Distributed Logging: Syslog-ng & Splunk

If you haven't already, I encourage you to take Splunk for a test drive. While there is no shortage of distributed log aggregators on the market, few if any come with as much flexibility and firepower when it comes to indexing and search when you need to find a needle in a haystack of log data.

After deploying it for a collection of Ruby applications using a simple UDP logger, I've decided to push the ball even further and see if I could route the entire stack into Splunk: HAproxy, Nginx, Ruby, and others, all over the network. After a few false starts (and not wanting to go to an Enterprise license), I've stumbled on a surprisingly easy solution: syslog-ng!

Routing Syslog-ng directly to Splunk

Syslog-ng was designed from the ground up to be a distributed logging application. Unlike Splunk, it is not meant to be a log analysis package, which is perfect for us, since that is exactly what we're using Splunk for in the first place. Let's take a look at a simple config file:

# custom configuration for haproxy and Nginx
filter custom  { program("haproxy") or program("nginx"); };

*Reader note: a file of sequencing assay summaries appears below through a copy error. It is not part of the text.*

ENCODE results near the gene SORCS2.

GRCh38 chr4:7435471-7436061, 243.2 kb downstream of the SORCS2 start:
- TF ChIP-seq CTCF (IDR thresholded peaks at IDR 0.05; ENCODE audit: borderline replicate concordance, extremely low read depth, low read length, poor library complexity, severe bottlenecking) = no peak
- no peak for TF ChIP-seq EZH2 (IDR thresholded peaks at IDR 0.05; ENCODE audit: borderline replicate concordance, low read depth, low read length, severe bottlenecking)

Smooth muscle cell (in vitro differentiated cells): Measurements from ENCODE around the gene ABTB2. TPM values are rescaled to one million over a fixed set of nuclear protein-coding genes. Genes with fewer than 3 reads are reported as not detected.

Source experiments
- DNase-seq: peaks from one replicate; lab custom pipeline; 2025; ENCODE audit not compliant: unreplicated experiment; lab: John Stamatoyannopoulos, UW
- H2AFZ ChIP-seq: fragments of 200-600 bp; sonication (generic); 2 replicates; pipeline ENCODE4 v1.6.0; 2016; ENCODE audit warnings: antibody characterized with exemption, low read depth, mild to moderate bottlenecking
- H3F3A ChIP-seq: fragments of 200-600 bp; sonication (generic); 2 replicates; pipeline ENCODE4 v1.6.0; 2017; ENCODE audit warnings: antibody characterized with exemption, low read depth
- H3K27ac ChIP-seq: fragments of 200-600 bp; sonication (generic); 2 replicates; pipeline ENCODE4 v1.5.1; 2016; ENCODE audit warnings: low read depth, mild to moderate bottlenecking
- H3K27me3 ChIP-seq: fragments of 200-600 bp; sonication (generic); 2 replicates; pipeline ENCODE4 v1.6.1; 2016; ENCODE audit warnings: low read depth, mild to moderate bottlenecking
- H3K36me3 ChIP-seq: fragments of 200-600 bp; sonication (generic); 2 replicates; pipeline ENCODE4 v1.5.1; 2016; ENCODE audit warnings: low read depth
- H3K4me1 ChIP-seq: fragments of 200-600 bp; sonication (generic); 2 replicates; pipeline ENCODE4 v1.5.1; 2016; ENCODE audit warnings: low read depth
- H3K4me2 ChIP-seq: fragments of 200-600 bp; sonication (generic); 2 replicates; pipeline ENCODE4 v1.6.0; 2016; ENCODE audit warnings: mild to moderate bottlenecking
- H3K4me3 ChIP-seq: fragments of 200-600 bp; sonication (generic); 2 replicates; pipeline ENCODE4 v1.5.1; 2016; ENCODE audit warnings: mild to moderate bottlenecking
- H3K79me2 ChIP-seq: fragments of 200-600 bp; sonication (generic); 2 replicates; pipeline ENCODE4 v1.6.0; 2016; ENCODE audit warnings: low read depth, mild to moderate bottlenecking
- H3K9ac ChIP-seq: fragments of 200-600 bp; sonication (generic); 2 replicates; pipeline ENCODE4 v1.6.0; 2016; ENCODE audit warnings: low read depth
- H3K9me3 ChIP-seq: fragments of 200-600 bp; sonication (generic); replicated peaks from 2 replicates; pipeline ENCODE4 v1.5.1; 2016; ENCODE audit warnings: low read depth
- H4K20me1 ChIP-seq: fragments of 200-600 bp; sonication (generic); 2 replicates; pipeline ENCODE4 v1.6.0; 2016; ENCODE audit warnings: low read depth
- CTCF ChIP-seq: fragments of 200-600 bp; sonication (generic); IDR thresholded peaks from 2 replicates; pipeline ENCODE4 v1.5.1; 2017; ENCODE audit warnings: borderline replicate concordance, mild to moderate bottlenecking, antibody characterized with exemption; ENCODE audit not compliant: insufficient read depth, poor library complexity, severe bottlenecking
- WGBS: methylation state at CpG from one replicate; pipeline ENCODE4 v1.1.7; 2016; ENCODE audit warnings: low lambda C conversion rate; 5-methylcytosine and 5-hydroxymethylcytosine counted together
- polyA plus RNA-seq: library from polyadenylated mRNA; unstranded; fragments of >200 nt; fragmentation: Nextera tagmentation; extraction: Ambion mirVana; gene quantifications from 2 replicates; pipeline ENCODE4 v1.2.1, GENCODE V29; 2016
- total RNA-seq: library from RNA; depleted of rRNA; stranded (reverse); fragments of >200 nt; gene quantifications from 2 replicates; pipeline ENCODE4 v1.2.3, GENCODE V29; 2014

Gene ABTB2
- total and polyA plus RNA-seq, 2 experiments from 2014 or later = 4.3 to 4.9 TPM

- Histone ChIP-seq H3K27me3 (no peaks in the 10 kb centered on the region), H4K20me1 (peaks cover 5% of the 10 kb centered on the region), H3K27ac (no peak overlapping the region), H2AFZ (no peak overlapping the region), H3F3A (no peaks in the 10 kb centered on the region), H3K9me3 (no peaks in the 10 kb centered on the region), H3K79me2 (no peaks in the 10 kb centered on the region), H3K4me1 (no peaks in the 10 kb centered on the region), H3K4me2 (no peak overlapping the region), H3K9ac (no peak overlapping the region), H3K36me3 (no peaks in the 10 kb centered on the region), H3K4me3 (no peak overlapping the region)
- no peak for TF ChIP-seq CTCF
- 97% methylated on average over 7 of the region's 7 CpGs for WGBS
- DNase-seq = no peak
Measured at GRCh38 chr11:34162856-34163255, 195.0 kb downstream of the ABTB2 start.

log {
  # syslog
  source(s_sys);

  # filter everything but..
  filter(custom);

  # send to splunk, and local file
  destination(splunk);
  destination(local_log);
};

destination splunk { udp("192.168.0.198" port(9998)); };
destination local_log { file("/var/log/mylog.log"); };
syslog-ng.zip - Config files: syslog-ng, haproxy, nginx

The configuration syntax for syslog-ng is a pleasure to work with: consume all messages from the syslog, apply a custom filter which we've defined to accept HAProxy and Nginx, and send the messages to a remote Splunk server and a local log file!

Routing HAProxy and Nginx to Syslog-ng

With syslog-ng ready to go, we have to update HAProxy and Nginx to start logging to syslog. The former is easy and requires a one line change (see top of haproxy config file), but the latter (Nginx) requires applying a patch to the source (no worries, it's stable - confirmed and in production). All done? Let's open up Splunk and issue a request that gets routed through HAProxy and to our Nginx server:

That's it, now you can see live logs from your Ruby, Haproxy, and Nginx processes stream live into your Splunk database for easy debugging and profiling. Of course, same procedures apply to any other process on a remote server - make it log to syslog, and you can route it to Splunk!


Ilya Grigorik

Ilya Grigorik is a web performance engineer and developer advocate at Google, where his focus is on making the web fast and driving adoption of performance best practices at Google and beyond.